My father was my best friend. After he unexpectedly died, taking over our family business was a no brainer for me. For over 20 years, I ran the business with my brother and sister through decades of fantastic growth.
The business provided a nice lifestyle for many families. I loved learning about being a leader and how to create a positive culture. My dad would have been proud. Like him, the business defined me. I was the face of the business, and it was my identity. For over 15 years, I enjoyed the fast pace and my ability to create a successful team while adapting to a changing industry. It snuck up on me, but little by little, I became less energized. The business started to feel heavy and less exciting.
I began to question myself. I had a successful business, a great wife and kids, and a nice house.Yet I felt that something was missing in my life. I tried many things to get more energized. I hired new people, changed my role to be more strategic, and expanded our product offerings. None of these changes yielded more vitality.I didn’t know what to do next. A friend recommended that I attend a Conscious Leadership retreat. In that first weekend, I recognized that I was blaming others (siblings, employees) for my own unhappiness at work and in my life. I was frustrated, and I believed that they needed to change before I could be happy.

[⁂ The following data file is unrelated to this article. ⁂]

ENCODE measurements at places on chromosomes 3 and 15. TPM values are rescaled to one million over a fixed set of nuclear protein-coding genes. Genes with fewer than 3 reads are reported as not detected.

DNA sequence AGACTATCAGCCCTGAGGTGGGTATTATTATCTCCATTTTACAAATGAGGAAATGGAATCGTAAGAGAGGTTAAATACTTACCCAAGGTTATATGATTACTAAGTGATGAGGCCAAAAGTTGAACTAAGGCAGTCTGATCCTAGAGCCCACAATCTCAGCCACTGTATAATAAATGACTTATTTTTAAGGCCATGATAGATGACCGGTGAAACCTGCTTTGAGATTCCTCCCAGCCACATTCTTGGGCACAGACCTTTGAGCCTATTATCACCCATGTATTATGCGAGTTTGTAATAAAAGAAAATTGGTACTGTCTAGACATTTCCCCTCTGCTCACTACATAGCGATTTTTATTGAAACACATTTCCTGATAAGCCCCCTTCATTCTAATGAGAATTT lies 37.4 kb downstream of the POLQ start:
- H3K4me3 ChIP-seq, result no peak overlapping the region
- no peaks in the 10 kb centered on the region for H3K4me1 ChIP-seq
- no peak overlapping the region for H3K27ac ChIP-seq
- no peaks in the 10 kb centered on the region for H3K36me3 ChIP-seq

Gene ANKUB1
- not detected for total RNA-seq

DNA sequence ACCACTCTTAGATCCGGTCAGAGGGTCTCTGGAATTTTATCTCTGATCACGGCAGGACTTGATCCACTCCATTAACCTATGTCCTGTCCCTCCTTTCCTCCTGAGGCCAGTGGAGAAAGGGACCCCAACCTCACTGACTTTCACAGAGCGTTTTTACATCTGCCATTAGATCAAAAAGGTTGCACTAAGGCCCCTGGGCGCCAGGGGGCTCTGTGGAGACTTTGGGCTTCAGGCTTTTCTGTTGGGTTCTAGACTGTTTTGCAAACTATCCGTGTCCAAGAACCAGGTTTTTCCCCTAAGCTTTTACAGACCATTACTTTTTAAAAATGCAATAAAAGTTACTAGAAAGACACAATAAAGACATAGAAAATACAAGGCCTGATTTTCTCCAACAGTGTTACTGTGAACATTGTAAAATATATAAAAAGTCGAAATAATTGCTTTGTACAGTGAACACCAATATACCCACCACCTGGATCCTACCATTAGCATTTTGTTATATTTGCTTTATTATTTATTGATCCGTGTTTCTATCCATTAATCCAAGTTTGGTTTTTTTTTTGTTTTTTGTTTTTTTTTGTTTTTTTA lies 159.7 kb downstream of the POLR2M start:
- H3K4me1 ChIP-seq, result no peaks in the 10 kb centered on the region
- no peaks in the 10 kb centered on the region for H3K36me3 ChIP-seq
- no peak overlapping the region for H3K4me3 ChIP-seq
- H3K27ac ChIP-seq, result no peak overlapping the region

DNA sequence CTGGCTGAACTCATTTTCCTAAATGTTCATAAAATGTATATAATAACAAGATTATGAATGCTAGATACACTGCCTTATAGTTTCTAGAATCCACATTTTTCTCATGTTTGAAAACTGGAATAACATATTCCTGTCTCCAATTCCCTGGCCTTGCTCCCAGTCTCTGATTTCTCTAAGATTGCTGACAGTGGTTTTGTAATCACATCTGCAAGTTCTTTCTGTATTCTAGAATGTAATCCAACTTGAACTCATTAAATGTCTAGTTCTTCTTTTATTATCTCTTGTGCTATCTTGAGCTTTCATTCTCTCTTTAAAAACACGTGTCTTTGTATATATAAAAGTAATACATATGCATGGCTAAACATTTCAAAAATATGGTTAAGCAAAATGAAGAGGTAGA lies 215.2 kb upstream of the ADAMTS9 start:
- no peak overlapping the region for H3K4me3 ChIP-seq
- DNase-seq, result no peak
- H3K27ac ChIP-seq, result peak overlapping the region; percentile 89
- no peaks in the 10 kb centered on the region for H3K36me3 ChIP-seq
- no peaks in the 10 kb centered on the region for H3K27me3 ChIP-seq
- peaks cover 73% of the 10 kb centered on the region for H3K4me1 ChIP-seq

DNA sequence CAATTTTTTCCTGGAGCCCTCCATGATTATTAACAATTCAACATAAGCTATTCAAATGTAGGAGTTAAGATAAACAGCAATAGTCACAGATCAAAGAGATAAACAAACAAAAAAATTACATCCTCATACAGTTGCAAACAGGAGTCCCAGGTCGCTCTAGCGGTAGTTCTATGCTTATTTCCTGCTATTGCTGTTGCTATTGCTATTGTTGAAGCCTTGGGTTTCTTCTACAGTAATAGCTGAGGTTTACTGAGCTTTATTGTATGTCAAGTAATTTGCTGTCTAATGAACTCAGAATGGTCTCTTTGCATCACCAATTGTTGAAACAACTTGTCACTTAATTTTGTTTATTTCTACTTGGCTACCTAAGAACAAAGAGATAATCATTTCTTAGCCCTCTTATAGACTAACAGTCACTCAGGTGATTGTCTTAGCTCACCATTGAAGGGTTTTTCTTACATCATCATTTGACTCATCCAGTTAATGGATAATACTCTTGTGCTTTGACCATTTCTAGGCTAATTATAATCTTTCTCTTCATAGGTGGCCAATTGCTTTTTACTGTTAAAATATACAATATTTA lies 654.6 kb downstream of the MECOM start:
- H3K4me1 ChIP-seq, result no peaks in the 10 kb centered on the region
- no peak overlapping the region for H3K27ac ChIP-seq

As I continued to spend time in the Conscious Leadership program, I got feedback that I had created a prison at work that prevented me from being happy. At first, I was defensive and angry. Over time, I was able to own the truth of the wisdom in that feedback. I realized that I wasn’t focused on what I wanted. To discover my wants, I would need to let go of a lot of “shoulds”:
It took a few years to release my attachment to living a life of shoulds. I made the decision to let happiness guide my decisions. I initially felt guilty and judged myself as selfish. What would my siblings and employees think of me?
As I let go of the guilt and judgement, I let myself get excited about what my next career might be. What kind of life did I want to create? With happiness as my focus, my wants emerged:
As I started to tell my story with friends and customers, they reported similar experiences. I shared what I was learning from the Conscious Leadership Group. The same tools that were helping me supported them. It felt good to help others. I began to get excited again. It was then that I realized that being an executive coach was my path to finding what was missing. I was so excited that it propelled me to leave the business and let go of all of the shoulds that were holding me back from realizing my dreams.
I now help executives fill what is missing from their lives. For some, it means creating a new role within their company that best uses their talents. For others, it may mean changing careers. Since I’ve been down this path, my experience and support help them get what they most want in their lives. Some of my friends are thinking about retirement. Not me. I’m thinking that I could do this work forever.